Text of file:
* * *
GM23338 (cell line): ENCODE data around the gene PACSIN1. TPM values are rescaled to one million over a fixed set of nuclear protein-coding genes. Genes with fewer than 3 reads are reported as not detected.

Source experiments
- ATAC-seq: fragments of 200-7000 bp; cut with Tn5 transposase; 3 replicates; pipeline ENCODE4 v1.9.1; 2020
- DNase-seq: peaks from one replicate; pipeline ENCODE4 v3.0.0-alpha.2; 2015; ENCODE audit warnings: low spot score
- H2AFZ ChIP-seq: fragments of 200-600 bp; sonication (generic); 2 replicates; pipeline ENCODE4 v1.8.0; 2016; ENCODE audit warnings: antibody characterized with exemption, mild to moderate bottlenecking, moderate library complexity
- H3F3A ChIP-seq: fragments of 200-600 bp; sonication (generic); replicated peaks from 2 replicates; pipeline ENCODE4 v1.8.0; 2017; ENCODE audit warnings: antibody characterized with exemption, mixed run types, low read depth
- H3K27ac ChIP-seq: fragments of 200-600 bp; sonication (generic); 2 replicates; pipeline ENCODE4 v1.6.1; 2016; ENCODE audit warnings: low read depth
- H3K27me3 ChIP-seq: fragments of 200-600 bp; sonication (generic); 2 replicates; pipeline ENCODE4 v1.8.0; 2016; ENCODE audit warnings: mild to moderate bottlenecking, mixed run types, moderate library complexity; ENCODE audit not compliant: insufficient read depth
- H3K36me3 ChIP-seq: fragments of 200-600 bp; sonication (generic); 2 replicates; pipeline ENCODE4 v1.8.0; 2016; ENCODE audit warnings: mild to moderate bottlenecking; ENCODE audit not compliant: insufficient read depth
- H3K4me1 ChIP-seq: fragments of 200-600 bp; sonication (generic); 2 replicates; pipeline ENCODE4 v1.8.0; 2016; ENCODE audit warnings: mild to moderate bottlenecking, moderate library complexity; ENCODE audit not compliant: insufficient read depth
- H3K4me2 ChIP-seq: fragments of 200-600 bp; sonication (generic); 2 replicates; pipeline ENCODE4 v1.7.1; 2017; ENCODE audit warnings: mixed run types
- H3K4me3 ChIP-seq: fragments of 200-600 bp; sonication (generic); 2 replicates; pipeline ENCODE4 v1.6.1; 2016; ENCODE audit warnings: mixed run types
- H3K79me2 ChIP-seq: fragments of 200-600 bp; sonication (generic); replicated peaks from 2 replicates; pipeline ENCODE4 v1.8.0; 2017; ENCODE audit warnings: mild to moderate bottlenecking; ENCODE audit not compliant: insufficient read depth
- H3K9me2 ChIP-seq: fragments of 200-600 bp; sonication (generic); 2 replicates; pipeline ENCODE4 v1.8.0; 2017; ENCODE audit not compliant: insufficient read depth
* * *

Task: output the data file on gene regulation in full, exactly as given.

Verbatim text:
GM23338 (cell line): ENCODE data around the gene PACSIN1. TPM values are rescaled to one million over a fixed set of nuclear protein-coding genes. Genes with fewer than 3 reads are reported as not detected.

Source experiments
- ATAC-seq: fragments of 200-7000 bp; cut with Tn5 transposase; 3 replicates; pipeline ENCODE4 v1.9.1; 2020
- DNase-seq: peaks from one replicate; pipeline ENCODE4 v3.0.0-alpha.2; 2015; ENCODE audit warnings: low spot score
- H2AFZ ChIP-seq: fragments of 200-600 bp; sonication (generic); 2 replicates; pipeline ENCODE4 v1.8.0; 2016; ENCODE audit warnings: antibody characterized with exemption, mild to moderate bottlenecking, moderate library complexity
- H3F3A ChIP-seq: fragments of 200-600 bp; sonication (generic); replicated peaks from 2 replicates; pipeline ENCODE4 v1.8.0; 2017; ENCODE audit warnings: antibody characterized with exemption, mixed run types, low read depth
- H3K27ac ChIP-seq: fragments of 200-600 bp; sonication (generic); 2 replicates; pipeline ENCODE4 v1.6.1; 2016; ENCODE audit warnings: low read depth
- H3K27me3 ChIP-seq: fragments of 200-600 bp; sonication (generic); 2 replicates; pipeline ENCODE4 v1.8.0; 2016; ENCODE audit warnings: mild to moderate bottlenecking, mixed run types, moderate library complexity; ENCODE audit not compliant: insufficient read depth
- H3K36me3 ChIP-seq: fragments of 200-600 bp; sonication (generic); 2 replicates; pipeline ENCODE4 v1.8.0; 2016; ENCODE audit warnings: mild to moderate bottlenecking; ENCODE audit not compliant: insufficient read depth
- H3K4me1 ChIP-seq: fragments of 200-600 bp; sonication (generic); 2 replicates; pipeline ENCODE4 v1.8.0; 2016; ENCODE audit warnings: mild to moderate bottlenecking, moderate library complexity; ENCODE audit not compliant: insufficient read depth
- H3K4me2 ChIP-seq: fragments of 200-600 bp; sonication (generic); 2 replicates; pipeline ENCODE4 v1.7.1; 2017; ENCODE audit warnings: mixed run types
- H3K4me3 ChIP-seq: fragments of 200-600 bp; sonication (generic); 2 replicates; pipeline ENCODE4 v1.6.1; 2016; ENCODE audit warnings: mixed run types
- H3K79me2 ChIP-seq: fragments of 200-600 bp; sonication (generic); replicated peaks from 2 replicates; pipeline ENCODE4 v1.8.0; 2017; ENCODE audit warnings: mild to moderate bottlenecking; ENCODE audit not compliant: insufficient read depth
- H3K9me2 ChIP-seq: fragments of 200-600 bp; sonication (generic); 2 replicates; pipeline ENCODE4 v1.8.0; 2017; ENCODE audit not compliant: insufficient read depth